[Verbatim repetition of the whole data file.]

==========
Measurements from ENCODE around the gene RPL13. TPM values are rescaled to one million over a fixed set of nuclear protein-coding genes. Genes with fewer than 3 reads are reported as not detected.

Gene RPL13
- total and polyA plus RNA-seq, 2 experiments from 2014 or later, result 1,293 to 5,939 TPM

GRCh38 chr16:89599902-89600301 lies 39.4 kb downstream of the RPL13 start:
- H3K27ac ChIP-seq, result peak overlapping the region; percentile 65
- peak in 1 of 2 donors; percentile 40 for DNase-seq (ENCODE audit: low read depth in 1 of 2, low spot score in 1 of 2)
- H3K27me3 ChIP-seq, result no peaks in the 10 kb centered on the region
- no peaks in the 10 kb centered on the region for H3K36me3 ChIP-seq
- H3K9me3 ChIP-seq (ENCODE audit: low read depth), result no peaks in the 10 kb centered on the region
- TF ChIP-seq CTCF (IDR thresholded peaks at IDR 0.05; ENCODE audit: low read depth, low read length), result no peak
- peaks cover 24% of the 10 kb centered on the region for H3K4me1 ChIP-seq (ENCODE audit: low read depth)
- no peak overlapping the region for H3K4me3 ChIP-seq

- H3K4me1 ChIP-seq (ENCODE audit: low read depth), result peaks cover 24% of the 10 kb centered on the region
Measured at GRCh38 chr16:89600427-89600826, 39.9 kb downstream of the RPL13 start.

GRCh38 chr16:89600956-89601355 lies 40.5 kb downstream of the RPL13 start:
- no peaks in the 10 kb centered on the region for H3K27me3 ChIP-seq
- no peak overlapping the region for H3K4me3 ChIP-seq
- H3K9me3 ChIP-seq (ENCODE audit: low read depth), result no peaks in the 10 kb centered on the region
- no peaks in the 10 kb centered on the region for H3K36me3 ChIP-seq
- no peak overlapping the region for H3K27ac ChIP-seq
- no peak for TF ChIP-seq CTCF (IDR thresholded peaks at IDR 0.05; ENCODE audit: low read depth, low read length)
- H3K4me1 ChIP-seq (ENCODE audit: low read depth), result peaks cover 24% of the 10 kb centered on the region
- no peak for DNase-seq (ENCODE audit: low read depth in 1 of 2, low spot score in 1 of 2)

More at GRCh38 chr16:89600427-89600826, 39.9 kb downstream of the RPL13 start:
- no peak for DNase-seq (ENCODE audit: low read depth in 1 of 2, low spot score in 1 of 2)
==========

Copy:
Measurements from ENCODE around the gene RPL13. TPM values are rescaled to one million over a fixed set of nuclear protein-coding genes. Genes with fewer than 3 reads are reported as not detected.

Gene RPL13
- total and polyA plus RNA-seq, 2 experiments from 2014 or later, result 1,293 to 5,939 TPM

GRCh38 chr16:89599902-89600301 lies 39.4 kb downstream of the RPL13 start:
- H3K27ac ChIP-seq, result peak overlapping the region; percentile 65
- peak in 1 of 2 donors; percentile 40 for DNase-seq (ENCODE audit: low read depth in 1 of 2, low spot score in 1 of 2)
- H3K27me3 ChIP-seq, result no peaks in the 10 kb centered on the region
- no peaks in the 10 kb centered on the region for H3K36me3 ChIP-seq
- H3K9me3 ChIP-seq (ENCODE audit: low read depth), result no peaks in the 10 kb centered on the region
- TF ChIP-seq CTCF (IDR thresholded peaks at IDR 0.05; ENCODE audit: low read depth, low read length), result no peak
- peaks cover 24% of the 10 kb centered on the region for H3K4me1 ChIP-seq (ENCODE audit: low read depth)
- no peak overlapping the region for H3K4me3 ChIP-seq

- H3K4me1 ChIP-seq (ENCODE audit: low read depth), result peaks cover 24% of the 10 kb centered on the region
Measured at GRCh38 chr16:89600427-89600826, 39.9 kb downstream of the RPL13 start.

GRCh38 chr16:89600956-89601355 lies 40.5 kb downstream of the RPL13 start:
- no peaks in the 10 kb centered on the region for H3K27me3 ChIP-seq
- no peak overlapping the region for H3K4me3 ChIP-seq
- H3K9me3 ChIP-seq (ENCODE audit: low read depth), result no peaks in the 10 kb centered on the region
- no peaks in the 10 kb centered on the region for H3K36me3 ChIP-seq
- no peak overlapping the region for H3K27ac ChIP-seq
- no peak for TF ChIP-seq CTCF (IDR thresholded peaks at IDR 0.05; ENCODE audit: low read depth, low read length)
- H3K4me1 ChIP-seq (ENCODE audit: low read depth), result peaks cover 24% of the 10 kb centered on the region
- no peak for DNase-seq (ENCODE audit: low read depth in 1 of 2, low spot score in 1 of 2)

More at GRCh38 chr16:89600427-89600826, 39.9 kb downstream of the RPL13 start:
- no peak for DNase-seq (ENCODE audit: low read depth in 1 of 2, low spot score in 1 of 2)